TOKYO — Another pillar of Japanese industry admitted falsifying quality data on Tuesday, as Toray Industries Incorporated, a manufacturer of materials like carbon fiber, said one of its subsidiaries had for years been providing clients with false product-test reports.
The subsidiary, Toray Hybrid Cord, makes cord-like materials used to strengthen car tires and other objects. Toray said it had identified 149 instances in which Toray Hybrid Cord altered data after internal tests showed its cords failed to meet manufacturing standards demanded by customers.
Toray said it had sold products with falsified test data to 13 customers. It declined to name those customers but said the deception did not involve parts supplied to Boeing, to which Toray is an important provider of lightweight carbon-fiber components used in aircraft bodies.
The deception, which Toray said took place between 2008 and 2016, echoed similar practices admitted in recent weeks by Kobe Steel and Mitsubishi Materials. Together, the revelations have embarrassed a country that has built its economic reputation on reliable, high-quality manufacturing.
The revelations appear to be creating a kind of snowball effect. Toray said it became aware of the problem in July 2016 but had not disclosed it widely because there was no threat to public safety. Toray Hybrid Cord’s products met basic safety standards, Toray said, so the car tires and other items that incorporate them do not need to be recalled or replaced.
But Toray’s chief executive, Akihiro Nikkaku, said Toray decided to go public in part because of the added scrutiny and the pressure created by the Kobe Steel and Mitsubishi Materials disclosures.
He added that partial information about the Toray Hybrid Cord issue had begun to leak online, posted by anonymous sources that he presumed to be Toray employees, and that the leaks had helped to force Toray’s hand.
“Rather than have it come out as rumor we thought it was better to announce it publicly,” Mr. Nikkaku said at a news conference on Tuesday.
Toray’s share price fell more than 5 percent on Tuesday.
While Toray is not a well-known name outside Japan, its importance to the global supply chain and its influence in Japan are considerable. Growing demand for carbon fiber from a range of industries has turned Toray into a crucial supplier for many companies. Its former chief executive, Sadayuki Sakakibara, is now the chairman of Keidanren, the influential business organization that lobbies on behalf of Japan’s largest companies.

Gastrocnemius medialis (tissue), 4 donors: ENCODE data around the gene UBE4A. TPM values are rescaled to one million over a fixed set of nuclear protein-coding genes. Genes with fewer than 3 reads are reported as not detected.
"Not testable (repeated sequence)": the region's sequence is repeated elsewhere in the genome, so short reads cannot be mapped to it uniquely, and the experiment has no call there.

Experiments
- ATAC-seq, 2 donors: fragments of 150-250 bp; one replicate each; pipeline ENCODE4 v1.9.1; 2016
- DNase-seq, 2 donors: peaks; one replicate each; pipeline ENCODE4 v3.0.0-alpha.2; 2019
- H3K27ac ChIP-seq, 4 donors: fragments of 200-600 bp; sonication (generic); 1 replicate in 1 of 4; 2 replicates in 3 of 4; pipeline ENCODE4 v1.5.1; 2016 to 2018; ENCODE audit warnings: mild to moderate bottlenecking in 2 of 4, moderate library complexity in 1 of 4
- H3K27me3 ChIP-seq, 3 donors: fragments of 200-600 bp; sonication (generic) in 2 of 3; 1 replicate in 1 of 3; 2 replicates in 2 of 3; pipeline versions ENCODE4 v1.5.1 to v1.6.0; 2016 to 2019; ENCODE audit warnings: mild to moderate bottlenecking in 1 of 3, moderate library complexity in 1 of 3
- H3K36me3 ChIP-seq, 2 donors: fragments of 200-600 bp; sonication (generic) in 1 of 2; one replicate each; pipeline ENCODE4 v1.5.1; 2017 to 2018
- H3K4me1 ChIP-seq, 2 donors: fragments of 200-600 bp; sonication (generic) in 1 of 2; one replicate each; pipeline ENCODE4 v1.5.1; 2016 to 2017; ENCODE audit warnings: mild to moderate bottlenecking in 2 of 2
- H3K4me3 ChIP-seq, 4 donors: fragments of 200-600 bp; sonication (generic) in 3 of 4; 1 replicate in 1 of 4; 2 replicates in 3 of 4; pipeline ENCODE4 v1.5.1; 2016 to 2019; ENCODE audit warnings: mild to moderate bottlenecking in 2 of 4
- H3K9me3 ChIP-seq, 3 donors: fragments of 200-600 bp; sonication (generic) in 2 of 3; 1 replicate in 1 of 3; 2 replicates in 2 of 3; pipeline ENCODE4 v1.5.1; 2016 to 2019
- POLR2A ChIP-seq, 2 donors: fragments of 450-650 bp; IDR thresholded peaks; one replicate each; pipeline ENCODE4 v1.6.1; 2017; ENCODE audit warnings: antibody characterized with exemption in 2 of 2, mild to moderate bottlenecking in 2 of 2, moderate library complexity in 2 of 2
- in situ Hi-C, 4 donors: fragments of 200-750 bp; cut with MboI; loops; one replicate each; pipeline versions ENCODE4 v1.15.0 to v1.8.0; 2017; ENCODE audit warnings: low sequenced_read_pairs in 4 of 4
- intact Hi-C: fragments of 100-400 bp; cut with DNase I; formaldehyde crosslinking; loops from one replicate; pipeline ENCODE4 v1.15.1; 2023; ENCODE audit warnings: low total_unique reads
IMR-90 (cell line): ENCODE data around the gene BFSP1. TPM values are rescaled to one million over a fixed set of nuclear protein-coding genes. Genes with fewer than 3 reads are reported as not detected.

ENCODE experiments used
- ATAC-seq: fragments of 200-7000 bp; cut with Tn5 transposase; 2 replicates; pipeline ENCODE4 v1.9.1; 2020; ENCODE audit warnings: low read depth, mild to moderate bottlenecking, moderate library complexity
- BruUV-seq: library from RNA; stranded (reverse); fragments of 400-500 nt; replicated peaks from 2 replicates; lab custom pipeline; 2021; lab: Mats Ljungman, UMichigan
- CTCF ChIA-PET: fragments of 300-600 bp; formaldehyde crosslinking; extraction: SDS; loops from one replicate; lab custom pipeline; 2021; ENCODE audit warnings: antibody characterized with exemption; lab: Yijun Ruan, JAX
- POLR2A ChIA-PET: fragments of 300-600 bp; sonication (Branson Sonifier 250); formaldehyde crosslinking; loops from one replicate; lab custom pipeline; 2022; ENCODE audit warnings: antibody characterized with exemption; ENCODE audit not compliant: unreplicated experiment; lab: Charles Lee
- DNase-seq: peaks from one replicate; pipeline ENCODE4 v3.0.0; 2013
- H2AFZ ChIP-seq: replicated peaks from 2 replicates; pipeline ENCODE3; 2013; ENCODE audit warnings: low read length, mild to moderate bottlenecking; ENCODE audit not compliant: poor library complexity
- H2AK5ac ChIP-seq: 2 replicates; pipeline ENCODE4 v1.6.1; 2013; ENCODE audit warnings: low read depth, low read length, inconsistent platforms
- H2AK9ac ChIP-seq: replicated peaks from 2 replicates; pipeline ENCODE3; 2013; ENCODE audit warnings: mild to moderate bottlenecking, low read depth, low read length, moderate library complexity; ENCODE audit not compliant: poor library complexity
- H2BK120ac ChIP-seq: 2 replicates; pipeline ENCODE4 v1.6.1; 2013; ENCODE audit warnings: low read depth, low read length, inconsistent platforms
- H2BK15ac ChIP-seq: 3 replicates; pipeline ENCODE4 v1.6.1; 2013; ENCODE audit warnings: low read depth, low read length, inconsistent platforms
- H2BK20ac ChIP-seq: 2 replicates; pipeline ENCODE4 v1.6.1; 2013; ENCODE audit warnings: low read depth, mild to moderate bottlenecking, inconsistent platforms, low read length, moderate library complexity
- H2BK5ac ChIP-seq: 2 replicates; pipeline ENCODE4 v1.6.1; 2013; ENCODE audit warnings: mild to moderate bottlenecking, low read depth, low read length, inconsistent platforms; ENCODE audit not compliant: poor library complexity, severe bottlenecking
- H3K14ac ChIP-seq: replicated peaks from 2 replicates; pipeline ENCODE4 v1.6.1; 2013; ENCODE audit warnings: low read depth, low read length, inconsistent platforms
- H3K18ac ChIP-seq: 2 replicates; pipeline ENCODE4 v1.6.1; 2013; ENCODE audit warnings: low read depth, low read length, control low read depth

On Monday, before Toray’s revelations, Mr. Sakakibara warned at a news conference that deceptive quality-reporting practices by Japanese companies threatened to undermine trust in the nation’s manufacturing.
“It’s a grave situation,” Mr. Sakakibara said, adding that any discrepancies between the actual and promised specifications of a manufactured product “should in principle be made public as soon as they are discovered.”
Manufacturers often ask suppliers to produce components to even higher specifications than legally required. Like Kobe Steel and Mitsubishi Materials previously, Toray said that when quality inspections revealed that products from Toray Hybrid Cord fell short of those standards, workers sometimes faked inspection data to make it appear as though the products met them. No deaths or product failures have been attributed to the false data.
Japanese carmakers have also been hit by revelations that they cut corners in their quality controls. Nissan and Subaru acknowledged last month that they had been allowing workers who lacked certifications required by Japanese regulators to inspect vehicles produced for the Japanese market.